Whether you regularly give presentations or are getting ready to share one for the first time, there's one universal law: a successful speech takes planning, careful scripting and practice. The good news is with the right preparation, most of us have the ability to present in a way that will inform, entertain and inspire others. Here are 10 do's and don'ts for your next speaking engagement:
- Do start strong. You can be almost certain the person introducing you is going to read your bio word for word. It's an awkward moment to hear a stranger read your introduction, mispronouncing your name and botching the name of your company. Send your introduction in advance in the hope that the person introducing you will review and practice. Keep it brief and compelling, with emphasis on your strengths and credibility.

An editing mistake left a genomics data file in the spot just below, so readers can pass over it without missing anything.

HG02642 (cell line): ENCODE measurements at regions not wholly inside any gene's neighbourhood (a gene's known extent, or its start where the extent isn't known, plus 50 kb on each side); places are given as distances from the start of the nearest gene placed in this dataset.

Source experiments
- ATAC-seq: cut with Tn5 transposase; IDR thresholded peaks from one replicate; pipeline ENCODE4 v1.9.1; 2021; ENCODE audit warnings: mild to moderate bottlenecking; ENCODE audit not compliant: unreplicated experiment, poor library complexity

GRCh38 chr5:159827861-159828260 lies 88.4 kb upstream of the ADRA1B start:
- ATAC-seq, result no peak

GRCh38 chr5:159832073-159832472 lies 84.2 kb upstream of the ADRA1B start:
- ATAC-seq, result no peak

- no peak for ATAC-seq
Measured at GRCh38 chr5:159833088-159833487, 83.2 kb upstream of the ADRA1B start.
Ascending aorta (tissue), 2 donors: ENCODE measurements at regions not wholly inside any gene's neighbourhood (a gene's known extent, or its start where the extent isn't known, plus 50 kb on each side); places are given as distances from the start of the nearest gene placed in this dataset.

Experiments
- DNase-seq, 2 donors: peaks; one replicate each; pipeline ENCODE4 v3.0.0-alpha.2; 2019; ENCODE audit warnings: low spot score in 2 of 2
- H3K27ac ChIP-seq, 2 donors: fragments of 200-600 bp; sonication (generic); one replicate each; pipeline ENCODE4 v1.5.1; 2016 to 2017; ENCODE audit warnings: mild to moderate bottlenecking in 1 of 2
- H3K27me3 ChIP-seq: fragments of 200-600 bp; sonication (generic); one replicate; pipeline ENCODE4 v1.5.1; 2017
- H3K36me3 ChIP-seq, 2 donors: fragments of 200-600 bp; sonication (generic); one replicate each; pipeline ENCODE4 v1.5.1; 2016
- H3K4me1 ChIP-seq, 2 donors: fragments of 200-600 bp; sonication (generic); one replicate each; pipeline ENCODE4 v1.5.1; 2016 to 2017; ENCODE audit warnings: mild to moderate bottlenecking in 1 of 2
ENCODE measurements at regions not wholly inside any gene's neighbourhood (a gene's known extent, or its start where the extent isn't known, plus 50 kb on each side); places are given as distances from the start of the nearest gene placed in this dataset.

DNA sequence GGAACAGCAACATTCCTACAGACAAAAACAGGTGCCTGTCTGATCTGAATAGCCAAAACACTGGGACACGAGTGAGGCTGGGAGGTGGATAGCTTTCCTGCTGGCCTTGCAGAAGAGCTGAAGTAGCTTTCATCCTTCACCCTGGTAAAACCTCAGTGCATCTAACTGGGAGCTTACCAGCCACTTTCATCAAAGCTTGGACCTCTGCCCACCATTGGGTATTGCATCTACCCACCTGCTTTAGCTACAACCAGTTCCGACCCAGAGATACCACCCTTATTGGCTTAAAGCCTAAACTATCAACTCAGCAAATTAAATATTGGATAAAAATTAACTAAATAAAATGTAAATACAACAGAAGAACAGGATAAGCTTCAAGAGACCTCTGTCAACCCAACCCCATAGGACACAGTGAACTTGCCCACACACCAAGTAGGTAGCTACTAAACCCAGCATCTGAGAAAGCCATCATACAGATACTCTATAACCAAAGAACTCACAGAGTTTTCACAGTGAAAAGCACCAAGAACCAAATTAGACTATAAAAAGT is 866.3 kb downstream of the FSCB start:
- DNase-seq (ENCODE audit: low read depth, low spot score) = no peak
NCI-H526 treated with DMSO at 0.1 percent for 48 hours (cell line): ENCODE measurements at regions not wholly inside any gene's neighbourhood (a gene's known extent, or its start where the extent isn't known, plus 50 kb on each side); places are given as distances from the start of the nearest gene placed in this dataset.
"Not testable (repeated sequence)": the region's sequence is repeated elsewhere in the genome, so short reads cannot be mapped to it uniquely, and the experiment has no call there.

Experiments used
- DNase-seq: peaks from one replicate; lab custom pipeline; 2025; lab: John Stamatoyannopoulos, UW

Don't mess with your mic. The first thing speakers tend to do when they reach the podium is tap or blow into their microphone. Arrive in enough time to test the technology and check out hot spots. Refrain from asking "Can you hear me in the back?", or "Sorry, I've never used a lapel microphone before - am I too loud?" An initial apology or technology problem sets the tone for the speech. Do get their attention. Start off with a captivating question, anecdote or personal story that leads into your presentation. People don't get inspired by lists of numbers and facts, but by relating to stories that illustrate the points you will be covering during the speech. Don't read word for word. Compelling speakers don't stare at a script, reciting word for word. One way to avoid doing this is to use a bulleted outline that will prompt your memory and keep you on track. If you miss a bullet or get off topic, don't fret, no one will know but you. Be familiar enough with your speech that you can speak from memory with a minimal amount of assistance from your notes. Do practice. Run through your speech in front of trusted friends, family, or colleagues. Ask for feedback on your content, tone of voice, facial expressions, and body language. Time yourself to make sure your speech doesn't finish early or run late. Even seasoned speakers know the value of rehearsal. Don't underestimate your appearance. Unless you are addressing a meeting of corporate shareholders, a suit and tie may be too conservative. Dress to be professional yet comfortable, which, in turn will help put you (and your audience) at ease. While your clothing shouldn't be over the top, select attire that is current and modern with a bit of your unique style. Do use humor. You don't have to do a stand-up comedy routine, but infusing a small amount of humor into your speech helps engage your audience, strengthen your connection and leave them with a good feeling about what you're sharing. Don't let your PowerPoint slides be the main focus. If you use slides, make sure they complement your words. An overloaded screen full of graphs, charts and text is not only distracting, but B-O-R-I-N-G. Even if you email your slides in advance, play it safe by bringing a backup jump drive. Do make it personal. Draw on your own experiences to give the audience a relatable picture. Personal stories of success are nice, but not quite as compelling as one good failure. Offering honest mistakes you've made and the valuable lessons learned are a genuine way to connect and deliver relevant information.Do know when to stop talking. Some speakers don't know how to end, rambling on and on about the same point. Other speakers don't get comfortable until the end and want to make up for valuable lost time. Craft a memorable closing that neatly ties your presentation together and issues a call to action. Remember to let your audience know how they can connect with you. Include your website, email and social media platforms on a slide and give the audience a moment to take note. Stay after the presentation to answer questions and build relationships.